The three common mistaken impressions are that:
-U.S. forces found weapons of mass destruction in Iraq.
-There's clear evidence that Iraqi President Saddam Hussein worked closely with the Sept. 11 terrorists.
-People in foreign countries generally either backed the U.S.-led war or were evenly split between supporting and opposing it.
Overall, 60 percent of Americans held at least one of those views in polls reported between January and September by the Program on International Policy Attitudes, based at the University of Maryland in College Park, and the polling firm, Knowledge Networks based in Menlo Park, Calif.
"While we cannot assert that these misperceptions created the support for going to war with Iraq, it does appear likely that support for the war would be substantially lower if fewer members of the public had these misperceptions," said Steven Kull, who directs Maryland's program.
In fact, no weapons of mass destruction have been found in Iraq. U.S. intelligence has found no clear evidence that Saddam was working closely with al-Qaida or was involved in the Sept. 11, 2001, attacks. Gallup polls found large majorities opposed to the war in most countries.
PIPA's seven polls, which included 9,611 respondents, had a margin of error from 2 to 3.5 percent.
The analysis released Thursday also correlated the misperceptions with the primary news source of the mistaken respondents. For example, 80 percent of those who said they relied on Fox News and 71 percent of those who said they relied on CBS believed at least one of the three misperceptions.
The comparable figures were 47 percent for those who said they relied most on newspapers and magazines and 23 percent for those who said they relied on PBS or National Public Radio.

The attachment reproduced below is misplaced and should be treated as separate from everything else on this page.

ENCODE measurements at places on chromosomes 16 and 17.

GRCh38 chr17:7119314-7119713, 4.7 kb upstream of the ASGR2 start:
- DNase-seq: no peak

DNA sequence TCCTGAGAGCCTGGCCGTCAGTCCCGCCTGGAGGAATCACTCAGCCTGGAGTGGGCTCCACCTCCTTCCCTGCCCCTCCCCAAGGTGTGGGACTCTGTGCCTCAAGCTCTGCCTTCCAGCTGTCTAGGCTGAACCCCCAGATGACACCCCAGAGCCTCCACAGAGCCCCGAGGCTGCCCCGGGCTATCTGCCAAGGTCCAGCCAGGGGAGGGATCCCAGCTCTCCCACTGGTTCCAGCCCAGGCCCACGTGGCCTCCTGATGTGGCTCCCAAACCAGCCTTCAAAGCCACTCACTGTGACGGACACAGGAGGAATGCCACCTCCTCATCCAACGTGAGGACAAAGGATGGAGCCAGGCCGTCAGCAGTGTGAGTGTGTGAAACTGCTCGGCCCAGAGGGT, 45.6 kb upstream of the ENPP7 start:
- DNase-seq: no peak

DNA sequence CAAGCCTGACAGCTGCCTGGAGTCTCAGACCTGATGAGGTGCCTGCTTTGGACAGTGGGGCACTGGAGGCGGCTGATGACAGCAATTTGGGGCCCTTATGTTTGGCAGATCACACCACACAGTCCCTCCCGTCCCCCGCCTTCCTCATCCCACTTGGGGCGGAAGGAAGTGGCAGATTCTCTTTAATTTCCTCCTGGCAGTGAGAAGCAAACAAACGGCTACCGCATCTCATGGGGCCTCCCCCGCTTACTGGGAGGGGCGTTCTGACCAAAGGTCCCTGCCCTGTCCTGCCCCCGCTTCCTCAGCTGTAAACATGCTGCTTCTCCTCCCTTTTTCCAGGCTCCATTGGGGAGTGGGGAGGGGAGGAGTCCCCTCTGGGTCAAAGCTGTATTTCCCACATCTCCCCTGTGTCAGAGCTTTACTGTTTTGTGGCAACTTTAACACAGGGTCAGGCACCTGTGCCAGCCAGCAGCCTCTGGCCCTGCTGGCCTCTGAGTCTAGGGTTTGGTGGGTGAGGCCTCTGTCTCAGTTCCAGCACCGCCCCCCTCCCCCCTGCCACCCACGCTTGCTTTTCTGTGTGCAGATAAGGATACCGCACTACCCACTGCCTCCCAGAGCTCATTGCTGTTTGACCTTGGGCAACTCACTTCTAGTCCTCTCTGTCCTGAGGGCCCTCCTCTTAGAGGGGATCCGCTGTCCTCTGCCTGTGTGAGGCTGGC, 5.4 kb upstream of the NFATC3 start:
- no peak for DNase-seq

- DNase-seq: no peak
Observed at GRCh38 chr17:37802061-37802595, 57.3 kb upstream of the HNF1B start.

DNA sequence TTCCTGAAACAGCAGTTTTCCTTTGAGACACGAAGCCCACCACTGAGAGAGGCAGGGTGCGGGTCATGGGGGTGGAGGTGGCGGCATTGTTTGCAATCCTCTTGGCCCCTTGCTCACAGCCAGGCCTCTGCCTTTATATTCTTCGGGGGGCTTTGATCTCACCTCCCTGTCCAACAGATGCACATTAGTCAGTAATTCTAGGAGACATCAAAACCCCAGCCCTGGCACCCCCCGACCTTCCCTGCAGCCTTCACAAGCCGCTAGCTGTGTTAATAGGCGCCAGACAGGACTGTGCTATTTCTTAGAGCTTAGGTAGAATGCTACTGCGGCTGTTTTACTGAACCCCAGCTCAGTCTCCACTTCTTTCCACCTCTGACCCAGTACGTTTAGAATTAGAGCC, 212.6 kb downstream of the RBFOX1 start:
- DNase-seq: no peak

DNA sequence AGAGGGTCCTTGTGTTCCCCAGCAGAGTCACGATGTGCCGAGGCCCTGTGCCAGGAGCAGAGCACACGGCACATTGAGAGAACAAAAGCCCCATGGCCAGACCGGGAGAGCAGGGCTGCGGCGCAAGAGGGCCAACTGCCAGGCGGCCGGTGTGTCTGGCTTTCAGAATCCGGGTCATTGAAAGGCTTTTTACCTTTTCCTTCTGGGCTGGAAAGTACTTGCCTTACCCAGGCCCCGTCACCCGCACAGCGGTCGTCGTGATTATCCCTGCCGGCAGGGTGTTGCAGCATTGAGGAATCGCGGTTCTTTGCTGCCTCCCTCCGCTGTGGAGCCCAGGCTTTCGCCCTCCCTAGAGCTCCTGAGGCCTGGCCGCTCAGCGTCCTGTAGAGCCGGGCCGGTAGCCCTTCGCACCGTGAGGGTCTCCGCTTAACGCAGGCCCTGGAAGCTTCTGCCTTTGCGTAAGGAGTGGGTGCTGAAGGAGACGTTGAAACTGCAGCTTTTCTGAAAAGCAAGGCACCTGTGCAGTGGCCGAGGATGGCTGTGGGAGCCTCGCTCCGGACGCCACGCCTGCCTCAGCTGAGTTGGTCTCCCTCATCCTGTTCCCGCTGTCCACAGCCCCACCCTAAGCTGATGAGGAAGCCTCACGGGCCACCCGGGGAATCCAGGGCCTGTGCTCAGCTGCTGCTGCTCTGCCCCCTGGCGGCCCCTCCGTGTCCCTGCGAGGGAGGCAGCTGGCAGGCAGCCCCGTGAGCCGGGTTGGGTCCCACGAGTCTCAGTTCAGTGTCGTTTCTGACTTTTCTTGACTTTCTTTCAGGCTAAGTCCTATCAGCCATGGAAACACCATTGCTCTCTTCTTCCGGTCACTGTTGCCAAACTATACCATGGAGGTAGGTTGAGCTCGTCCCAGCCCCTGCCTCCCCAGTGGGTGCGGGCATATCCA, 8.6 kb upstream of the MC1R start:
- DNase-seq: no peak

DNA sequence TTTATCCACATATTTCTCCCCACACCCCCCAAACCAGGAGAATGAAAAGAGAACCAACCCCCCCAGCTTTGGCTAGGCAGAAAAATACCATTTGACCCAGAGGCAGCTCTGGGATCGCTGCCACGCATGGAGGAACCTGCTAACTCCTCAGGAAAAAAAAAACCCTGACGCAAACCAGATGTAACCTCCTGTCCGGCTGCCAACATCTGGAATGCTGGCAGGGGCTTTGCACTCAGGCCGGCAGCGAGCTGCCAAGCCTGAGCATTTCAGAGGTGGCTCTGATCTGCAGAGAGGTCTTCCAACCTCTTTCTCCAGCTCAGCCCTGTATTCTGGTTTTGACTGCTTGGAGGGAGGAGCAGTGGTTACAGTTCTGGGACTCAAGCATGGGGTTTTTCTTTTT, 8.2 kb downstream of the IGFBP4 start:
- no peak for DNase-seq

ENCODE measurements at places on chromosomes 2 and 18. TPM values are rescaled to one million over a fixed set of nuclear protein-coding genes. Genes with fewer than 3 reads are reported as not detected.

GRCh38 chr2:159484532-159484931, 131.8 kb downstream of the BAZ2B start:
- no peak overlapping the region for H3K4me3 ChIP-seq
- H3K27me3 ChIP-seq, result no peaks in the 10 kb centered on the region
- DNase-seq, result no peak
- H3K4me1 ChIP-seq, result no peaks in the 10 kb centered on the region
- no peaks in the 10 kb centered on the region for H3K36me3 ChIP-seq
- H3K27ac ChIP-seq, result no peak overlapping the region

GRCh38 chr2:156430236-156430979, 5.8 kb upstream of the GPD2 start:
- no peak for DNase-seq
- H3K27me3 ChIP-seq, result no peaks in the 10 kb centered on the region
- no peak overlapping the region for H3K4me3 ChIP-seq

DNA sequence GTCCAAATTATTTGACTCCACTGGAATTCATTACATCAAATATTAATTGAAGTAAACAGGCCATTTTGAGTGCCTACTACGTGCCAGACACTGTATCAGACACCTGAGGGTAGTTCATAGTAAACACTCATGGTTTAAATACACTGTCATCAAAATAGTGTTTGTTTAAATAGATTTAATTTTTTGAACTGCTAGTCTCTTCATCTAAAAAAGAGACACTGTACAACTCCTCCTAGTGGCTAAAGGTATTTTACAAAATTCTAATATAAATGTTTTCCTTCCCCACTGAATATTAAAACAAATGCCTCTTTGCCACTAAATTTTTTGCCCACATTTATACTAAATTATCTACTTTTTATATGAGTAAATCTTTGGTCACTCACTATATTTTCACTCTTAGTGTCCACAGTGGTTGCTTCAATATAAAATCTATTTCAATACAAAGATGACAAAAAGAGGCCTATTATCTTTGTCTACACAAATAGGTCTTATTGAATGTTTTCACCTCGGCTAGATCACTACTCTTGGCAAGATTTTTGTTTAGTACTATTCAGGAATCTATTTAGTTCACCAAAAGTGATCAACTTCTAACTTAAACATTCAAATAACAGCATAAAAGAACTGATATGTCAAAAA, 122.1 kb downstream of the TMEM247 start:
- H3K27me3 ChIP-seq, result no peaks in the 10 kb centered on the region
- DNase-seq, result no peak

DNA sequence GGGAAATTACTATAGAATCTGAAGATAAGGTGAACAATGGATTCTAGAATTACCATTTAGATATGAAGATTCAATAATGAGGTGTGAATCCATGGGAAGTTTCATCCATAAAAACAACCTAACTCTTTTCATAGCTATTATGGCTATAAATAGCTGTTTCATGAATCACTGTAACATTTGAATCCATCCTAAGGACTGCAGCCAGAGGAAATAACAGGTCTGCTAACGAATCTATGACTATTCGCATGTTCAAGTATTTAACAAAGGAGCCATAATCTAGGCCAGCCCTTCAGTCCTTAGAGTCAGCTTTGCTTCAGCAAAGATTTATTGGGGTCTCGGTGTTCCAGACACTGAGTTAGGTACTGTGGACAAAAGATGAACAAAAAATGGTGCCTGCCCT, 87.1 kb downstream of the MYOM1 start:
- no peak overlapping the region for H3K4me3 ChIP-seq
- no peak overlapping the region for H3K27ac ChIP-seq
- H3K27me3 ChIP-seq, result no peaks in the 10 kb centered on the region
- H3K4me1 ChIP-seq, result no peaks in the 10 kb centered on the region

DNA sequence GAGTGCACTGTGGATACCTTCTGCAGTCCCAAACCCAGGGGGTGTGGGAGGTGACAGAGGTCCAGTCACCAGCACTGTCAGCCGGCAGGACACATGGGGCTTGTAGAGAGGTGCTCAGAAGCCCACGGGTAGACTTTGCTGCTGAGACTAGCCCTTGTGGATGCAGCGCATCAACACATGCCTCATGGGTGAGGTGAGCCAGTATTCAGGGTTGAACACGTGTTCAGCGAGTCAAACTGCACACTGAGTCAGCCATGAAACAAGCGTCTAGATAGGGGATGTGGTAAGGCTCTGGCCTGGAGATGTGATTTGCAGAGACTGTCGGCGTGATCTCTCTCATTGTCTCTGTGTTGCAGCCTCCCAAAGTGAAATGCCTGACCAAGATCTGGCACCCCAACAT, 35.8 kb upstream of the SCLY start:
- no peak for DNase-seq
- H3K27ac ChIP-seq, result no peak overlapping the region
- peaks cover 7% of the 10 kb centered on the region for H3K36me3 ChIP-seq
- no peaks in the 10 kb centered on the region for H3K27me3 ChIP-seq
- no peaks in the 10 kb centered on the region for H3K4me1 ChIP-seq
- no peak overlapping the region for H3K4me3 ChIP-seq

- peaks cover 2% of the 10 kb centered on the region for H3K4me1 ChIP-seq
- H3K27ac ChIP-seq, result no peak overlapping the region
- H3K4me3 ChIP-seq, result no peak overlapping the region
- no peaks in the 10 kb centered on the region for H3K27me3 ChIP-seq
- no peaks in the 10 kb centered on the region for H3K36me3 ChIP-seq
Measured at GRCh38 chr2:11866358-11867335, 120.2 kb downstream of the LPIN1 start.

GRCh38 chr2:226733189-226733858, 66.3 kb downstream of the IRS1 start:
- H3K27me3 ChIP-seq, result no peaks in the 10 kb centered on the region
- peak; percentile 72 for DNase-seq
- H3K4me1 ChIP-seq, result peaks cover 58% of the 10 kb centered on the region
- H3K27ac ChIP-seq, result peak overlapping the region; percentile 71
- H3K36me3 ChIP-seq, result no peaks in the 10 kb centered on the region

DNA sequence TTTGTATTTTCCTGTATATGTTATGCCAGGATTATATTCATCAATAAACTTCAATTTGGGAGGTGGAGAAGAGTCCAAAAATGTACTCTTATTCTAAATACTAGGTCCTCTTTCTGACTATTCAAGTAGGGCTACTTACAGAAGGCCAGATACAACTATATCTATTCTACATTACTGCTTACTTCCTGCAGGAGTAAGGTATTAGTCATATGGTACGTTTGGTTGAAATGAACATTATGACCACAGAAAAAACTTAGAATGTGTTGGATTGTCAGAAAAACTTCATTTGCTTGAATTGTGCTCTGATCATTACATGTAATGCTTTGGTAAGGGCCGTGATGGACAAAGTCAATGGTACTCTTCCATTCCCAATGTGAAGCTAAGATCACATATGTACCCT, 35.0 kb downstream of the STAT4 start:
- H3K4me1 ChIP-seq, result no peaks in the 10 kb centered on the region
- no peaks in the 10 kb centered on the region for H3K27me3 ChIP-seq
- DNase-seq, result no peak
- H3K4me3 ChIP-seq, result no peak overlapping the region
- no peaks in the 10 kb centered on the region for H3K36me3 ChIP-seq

The reasons for the misperceptions are numerous, Kull and other analysts said.
They noted that the Bush administration had misstated or exaggerated some of the intelligence findings, with Bush himself saying in May: "We found the weapons of mass destruction ... and we'll find more as time goes by."
The Bush administration has also been a factor in persistent confusion.
Last month, for example, Bush said there was no evidence that Saddam was involved in the Sept. 11 attack after Vice President Dick Cheney suggested a link. Cheney, in a "Meet the Press" interview, had described Iraq as "the geographic base of the terrorists who had us under assault now for many years, but most especially on 9-11."
Why some news audiences had more accurate impressions than others was less clear.
Kull cited instances in which TV and newspapers gave prominent coverage to reports that banned weapons might have been found in Iraq, but only modest coverage when those reports turned out to be wrong.
Susan Moeller, a University of Maryland professor, said that much reporting had consisted of "stenographic coverage of government statements," with less attention to whether the government's statements were accurate.
The study found that belief in inaccurate information often persisted, and that misconceptions were much more likely among backers of the war. Last month, as in June, for example, nearly a quarter of those polled thought banned weapons had been found in Iraq. Nearly half thought in September that there was clear evidence that Saddam had worked closely with al-Qaida.
Among those with one of the three misconceptions, 53 percent supported the war. Among those with two, 78 percent supported it. Among those with three, 86 percent backed it. By contrast, less than a quarter of those polled who had none of the misconceptions backed the war.